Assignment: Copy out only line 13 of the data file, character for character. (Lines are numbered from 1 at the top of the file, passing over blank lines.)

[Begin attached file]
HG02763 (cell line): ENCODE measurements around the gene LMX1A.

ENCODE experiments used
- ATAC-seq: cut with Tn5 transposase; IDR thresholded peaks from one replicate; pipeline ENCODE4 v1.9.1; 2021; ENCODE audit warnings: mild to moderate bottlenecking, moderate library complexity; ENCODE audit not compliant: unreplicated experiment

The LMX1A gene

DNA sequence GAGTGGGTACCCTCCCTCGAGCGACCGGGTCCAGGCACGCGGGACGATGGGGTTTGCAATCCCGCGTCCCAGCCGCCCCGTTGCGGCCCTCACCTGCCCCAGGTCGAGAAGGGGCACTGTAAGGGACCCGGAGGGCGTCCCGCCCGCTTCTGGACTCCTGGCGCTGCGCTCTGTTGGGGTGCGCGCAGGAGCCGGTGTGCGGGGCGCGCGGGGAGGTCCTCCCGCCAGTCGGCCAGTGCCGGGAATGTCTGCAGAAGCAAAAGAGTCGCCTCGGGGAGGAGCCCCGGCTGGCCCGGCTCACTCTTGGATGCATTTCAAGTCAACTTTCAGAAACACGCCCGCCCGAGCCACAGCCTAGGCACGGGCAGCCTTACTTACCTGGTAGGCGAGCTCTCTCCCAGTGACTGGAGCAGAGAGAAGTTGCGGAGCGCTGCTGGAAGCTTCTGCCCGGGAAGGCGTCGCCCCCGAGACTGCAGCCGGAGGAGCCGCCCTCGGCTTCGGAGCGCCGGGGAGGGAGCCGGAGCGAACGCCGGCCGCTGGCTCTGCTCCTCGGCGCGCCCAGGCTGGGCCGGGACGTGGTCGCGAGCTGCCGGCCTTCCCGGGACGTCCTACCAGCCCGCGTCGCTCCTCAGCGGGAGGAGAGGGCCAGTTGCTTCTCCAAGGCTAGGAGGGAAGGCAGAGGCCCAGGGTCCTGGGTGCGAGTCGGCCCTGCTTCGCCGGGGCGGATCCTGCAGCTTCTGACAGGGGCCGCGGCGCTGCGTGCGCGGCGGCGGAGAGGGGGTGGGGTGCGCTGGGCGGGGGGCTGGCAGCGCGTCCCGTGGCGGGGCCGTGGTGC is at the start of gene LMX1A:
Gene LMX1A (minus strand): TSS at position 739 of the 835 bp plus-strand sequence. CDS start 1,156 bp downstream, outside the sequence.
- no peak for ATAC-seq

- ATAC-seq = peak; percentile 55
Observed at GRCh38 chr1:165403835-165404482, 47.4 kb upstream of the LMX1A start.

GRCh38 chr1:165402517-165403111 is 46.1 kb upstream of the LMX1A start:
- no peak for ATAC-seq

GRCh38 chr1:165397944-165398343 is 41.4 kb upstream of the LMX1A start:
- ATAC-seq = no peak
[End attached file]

- ATAC-seq = no peak